Imagine if you will that a new test for drugs came out. Let’s say I held a stick and walked through some cars, and if the car had drugs in it, the stick moved towards the car, allowing me to search the car. What’s more, the stick was right a whopping 44% of the time. Wouldn’t that be wonderful?
I trust that you are unimpressed. What if I told you that the stick was somehow less effective when the drivers of the cars where hispanic? that a change in the color of the skin would suddenly drop the accuracy of the stick to a mere 27%? Would you think that something must be awry with the device, as if it were picking up on the personal opinions of the person holding the stick?
Of course you would. But what if you found out it was a dog?
Welcome to the reality of the war on drugs. It turns out that drug sniffing dogs aren’t all that good at their jobs, and that has led some to question whether or not they are actually reacting not to the scent of drugs, but to the Clever Hans problem? I won’t go into this, as Sebastian from Obsidian Wings has already done a great job of doing so.
But for anyone who is wondering if this is really a big deal, that at least we are trying to find the drugs and we’re seeing some success, I think you need to really think this through. If a dog search is a legal search because the impression of the dog that you have drugs is enough to justify reasonable cause, but that impression isn’t actually valid, then that means that we are subjecting people to what should for all intents and purposes be considered an unlawful search and seizure.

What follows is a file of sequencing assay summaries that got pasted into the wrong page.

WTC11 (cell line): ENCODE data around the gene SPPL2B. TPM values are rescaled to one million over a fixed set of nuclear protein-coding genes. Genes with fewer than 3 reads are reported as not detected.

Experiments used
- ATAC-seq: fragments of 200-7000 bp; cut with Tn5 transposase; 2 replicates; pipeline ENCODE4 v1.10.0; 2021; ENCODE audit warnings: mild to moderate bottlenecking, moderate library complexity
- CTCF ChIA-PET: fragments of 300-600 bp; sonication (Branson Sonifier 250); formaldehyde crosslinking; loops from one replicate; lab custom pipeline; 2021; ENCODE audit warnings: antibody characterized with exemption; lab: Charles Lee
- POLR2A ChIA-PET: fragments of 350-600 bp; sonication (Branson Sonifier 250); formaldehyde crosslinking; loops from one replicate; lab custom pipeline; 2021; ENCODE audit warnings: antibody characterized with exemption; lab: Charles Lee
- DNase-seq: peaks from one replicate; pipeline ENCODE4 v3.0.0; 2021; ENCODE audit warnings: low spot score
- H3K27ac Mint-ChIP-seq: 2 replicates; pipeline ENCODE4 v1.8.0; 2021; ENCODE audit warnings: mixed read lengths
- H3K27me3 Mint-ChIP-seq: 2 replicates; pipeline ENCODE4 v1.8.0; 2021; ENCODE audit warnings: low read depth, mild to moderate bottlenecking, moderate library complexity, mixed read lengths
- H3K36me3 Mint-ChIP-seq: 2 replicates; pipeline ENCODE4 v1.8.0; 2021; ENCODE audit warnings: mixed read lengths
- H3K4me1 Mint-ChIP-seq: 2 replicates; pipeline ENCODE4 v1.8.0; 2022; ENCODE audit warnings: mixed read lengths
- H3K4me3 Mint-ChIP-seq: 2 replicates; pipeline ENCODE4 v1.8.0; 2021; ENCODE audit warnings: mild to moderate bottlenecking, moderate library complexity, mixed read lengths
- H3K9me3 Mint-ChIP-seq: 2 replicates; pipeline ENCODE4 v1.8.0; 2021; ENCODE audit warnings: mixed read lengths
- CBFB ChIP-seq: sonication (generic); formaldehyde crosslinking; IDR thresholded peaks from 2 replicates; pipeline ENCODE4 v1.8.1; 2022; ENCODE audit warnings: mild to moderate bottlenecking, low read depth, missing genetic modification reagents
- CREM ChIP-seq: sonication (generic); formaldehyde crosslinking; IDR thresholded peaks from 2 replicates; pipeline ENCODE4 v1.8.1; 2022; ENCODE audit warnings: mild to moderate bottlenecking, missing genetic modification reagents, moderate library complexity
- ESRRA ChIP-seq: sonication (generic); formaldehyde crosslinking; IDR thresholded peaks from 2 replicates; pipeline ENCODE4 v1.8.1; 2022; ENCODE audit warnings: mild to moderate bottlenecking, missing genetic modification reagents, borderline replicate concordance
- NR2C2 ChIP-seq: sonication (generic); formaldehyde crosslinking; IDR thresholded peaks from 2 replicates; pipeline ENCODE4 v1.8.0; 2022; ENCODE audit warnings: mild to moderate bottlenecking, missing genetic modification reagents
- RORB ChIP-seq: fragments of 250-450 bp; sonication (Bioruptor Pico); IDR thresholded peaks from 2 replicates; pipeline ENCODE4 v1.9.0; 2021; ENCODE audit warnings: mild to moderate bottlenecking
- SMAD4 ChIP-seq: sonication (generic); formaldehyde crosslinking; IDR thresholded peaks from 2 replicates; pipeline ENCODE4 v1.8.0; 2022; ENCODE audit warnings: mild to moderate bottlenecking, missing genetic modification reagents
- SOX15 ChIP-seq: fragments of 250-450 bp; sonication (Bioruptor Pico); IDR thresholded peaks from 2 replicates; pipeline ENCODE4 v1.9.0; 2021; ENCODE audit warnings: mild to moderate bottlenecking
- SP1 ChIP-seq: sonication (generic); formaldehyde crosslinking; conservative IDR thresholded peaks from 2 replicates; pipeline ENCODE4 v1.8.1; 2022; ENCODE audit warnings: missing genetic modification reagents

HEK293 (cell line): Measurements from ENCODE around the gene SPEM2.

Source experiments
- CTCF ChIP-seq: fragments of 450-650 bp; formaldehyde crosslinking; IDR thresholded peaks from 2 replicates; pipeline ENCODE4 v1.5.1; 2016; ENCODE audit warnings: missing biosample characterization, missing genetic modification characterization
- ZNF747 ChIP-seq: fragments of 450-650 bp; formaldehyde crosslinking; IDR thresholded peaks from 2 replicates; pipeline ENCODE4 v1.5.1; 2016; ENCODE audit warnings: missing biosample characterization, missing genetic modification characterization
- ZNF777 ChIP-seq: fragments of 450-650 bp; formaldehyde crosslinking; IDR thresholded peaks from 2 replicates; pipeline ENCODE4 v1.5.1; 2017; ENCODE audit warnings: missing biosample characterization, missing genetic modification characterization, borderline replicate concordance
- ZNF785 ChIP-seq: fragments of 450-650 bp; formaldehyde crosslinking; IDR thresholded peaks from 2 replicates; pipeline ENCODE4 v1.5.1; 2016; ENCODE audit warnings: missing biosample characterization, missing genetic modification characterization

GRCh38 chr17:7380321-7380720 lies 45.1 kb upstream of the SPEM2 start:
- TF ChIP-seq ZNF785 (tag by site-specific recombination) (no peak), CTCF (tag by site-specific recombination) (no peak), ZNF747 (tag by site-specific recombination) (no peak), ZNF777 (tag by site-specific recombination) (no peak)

In a lot of ways, this reminds me of the PGP debate of several years ago. What’s that? You have no idea what I’m talking about? Well, let me explain.PGP stands for Pretty Good Privacy, and it was an encryption tool that was built by a guy named Phil Zimmermann. The software was excellent, so excellent in fact that the government couldn’t violate your privacy by reading your emails. So they did their best to discredit it and to make it impossible to get. The big thing they did was spreading the question, “What do you have to hide?” That’s a question we’ve seen a lot in the last few years. It’s not really a question, so much as it is an accusation. If you don’t want the government to read your emails, then obviously it’s because you have some dire secret to hide. And you know what? I do. I have lots to hide. I hide it because it’s my business, and not anyone else’s. If my mom is sick or my ex-wife is angry or my left testicle is slightly larger than the right, these things are my business and not my government’s. The Patriot Act brought the question back into the limelight. The idea that being brown was enough to warrant suspicion was distasteful, but many people considered it less distasteful than being blown up by a terrorist. But what about all the brown people who had nothing to do with terrorism? Well, they said, if they have nothing to hide then they shouldn’t be worried, right? That’s not how a free country works. And now we have cops engaging it what accounts to illegal search and seizure on a massive scale, although presumably this was not expected by them. Is it time to scrap the drug sniffing dog program? How do we know? The answer is obvious to me. We need to create a scenario where we can put the dogs through their paces. I don’t know if we can get away with different handlers or not (that depends on how the dogs are trained, I imagine) but we should at the very least be able to take a day, randomly select a bunch of dogs, and have an airport-type situation with people of varying ethnic backgrounds, some of whom will be in possession of drugs, some of whom will have recently been in possession of drugs or paraphernalia, and some of whom would be completely free and clear. All of the people in the crowd would have backpacks or suitcases that they would not be able to open, and would be unaware of whether or not they had drugs on them. With a large enough group and a properly controlled dispersal of drugs, we should be able to see the accuracy of the dogs and determine if there is any real reason to assume that the dogs work. Something tells me that’s not going to happen. The police these days aren’t seeming to be that interested in holding up the light of scrutiny on their own methods, and there’s a war on drugs on, goddammit. Why should we care about individual rights and freedoms when we’re at war? Jim